War for talent? Challenge accepted.
If you read industry rags, you’ve probably heard all about “the war for talent.” HR pundits love to cry wolf about this phenomenon, which is really just a dramatic way of saying that some jobs are harder to fill than others.
Still, if you’re in a hiring position, it’s understandable that you worry whether you’re going to be able to find the right candidate for your next open role.
Knowledge is power. It starts with perspective on the current talent market. Here are a few notions to keep in mind.
Section 1 - The Gig Economy is Not Entirely Real
If you listen to the hype, the gig economy is reshaping the relationship workers have with companies. It's highly appealing to tap into talent without a long-term commitment. And for workers, flexibility and choice are a big draw.
But would you be surprised to hear that only 1% of the current US population is currently composed of gig workers?
According to the US Bureau of Labor and Statistics, the top sectors using gig workers are professional services, transportation and education, and healthcare. The number of gig workers will probably continue to grow, but not as quickly and dramatically as everyone predicted.
Takeaway: Hiring full-time employees is still relevant and critical in today’s markets.
Read Five Hiring Disruptions to Watch in 2019 on Glassdoor:
Section 2 - In the Age of Automation, Soft Skills Are More Important than Ever
LinkedIn's 2019 Global Talent Trends report names "soft skills" as the top trend transforming the workplace today. 91% of talent professionals say it's the most important shift.
“Wait, haven’t soft skills always been important?”
Yes, but increasing use of automation and AI in business means human-exclusive skills are much more important today: creativity, persuasion, adaptability, time management and collaboration.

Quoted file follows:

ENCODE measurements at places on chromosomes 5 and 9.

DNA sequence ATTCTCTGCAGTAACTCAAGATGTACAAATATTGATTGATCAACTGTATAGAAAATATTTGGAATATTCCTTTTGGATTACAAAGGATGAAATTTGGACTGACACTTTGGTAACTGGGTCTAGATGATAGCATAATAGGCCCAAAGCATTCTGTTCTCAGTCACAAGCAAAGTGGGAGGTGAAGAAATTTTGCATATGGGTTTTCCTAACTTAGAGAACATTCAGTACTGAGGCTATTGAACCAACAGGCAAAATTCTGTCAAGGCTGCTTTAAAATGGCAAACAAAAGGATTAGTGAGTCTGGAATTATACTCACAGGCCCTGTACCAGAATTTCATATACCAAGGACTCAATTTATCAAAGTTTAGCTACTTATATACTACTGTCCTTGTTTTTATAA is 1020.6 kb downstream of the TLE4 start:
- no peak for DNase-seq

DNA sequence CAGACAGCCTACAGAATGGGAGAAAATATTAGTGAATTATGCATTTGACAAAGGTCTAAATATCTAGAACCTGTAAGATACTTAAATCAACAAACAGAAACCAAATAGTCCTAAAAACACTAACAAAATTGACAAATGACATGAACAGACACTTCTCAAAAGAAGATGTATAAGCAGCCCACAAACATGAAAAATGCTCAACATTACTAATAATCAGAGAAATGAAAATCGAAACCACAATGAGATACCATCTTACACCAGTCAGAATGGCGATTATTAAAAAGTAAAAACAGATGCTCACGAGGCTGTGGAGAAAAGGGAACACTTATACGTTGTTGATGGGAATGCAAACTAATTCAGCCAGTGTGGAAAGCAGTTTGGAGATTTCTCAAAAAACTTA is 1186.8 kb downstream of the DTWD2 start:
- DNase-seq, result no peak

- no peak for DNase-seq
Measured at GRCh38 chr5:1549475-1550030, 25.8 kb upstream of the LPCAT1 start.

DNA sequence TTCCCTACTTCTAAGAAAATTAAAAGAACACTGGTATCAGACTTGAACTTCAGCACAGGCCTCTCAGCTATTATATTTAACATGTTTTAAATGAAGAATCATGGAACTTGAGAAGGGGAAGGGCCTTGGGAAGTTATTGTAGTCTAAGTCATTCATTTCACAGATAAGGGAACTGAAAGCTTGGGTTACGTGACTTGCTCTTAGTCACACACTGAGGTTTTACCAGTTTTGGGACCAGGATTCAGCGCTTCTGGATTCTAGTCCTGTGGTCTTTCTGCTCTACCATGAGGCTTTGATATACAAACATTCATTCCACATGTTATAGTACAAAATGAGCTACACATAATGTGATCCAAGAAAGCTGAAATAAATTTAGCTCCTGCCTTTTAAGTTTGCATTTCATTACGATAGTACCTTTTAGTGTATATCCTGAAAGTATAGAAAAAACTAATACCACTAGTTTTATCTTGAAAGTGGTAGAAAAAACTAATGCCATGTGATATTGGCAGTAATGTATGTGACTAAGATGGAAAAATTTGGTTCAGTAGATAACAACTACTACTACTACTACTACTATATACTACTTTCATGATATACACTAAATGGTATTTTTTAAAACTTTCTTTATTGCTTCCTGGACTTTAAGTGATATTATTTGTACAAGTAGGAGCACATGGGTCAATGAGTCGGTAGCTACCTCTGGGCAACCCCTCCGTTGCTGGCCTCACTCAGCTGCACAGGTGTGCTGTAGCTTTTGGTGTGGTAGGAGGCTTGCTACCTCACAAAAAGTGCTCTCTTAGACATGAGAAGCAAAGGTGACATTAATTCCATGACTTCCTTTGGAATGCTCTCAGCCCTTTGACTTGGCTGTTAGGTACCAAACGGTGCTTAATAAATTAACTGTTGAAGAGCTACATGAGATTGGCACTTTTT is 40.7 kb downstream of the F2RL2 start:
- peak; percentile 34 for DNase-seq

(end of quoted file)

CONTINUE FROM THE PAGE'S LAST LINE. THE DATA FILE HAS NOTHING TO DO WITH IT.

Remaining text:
Identifying soft skills during the interview process can be tricky, and the majority of companies struggle to do it well. Only 41% of companies surveyed have a legitimate method for it during interviewing.
Takeaway: Take the time to "assess how you assess," because any way you slice it, hiring for soft skills is more critical in the era of automation.
Read LinkedIn’s Global Talent Trends 2019 report:
Section 3 - Curiosity Killed the Cat, but It’s Good for Business
Companies often pay lip service to the idea of inspiring curiosity within their workforce, yet throw up barriers to prevent it.
A recent HBR piece highlighted some research into how curiosity is actually a very good thing in companies, because it leads to better performance. Yet, not surprisingly, "most companies stifle curiosity, believing it will create risk and inefficiency."
HBR gives 5 tangible takeaways to help organizations embrace curiosity within their ranks, including how to hire employees who have an abiding fascination with the world and how to effectively model inquisitiveness.
Read The Business Case for Curiosity in HBR:
We can help you fight the war for talent by honing in on the right candidates for your company culture and open roles. Our expertise in this domain is deep, but we also stay on top of current HR and L&D trends so we can be your go-to source for hiring and management best practice.
Contact us today if you’d like to chat about your hiring goals.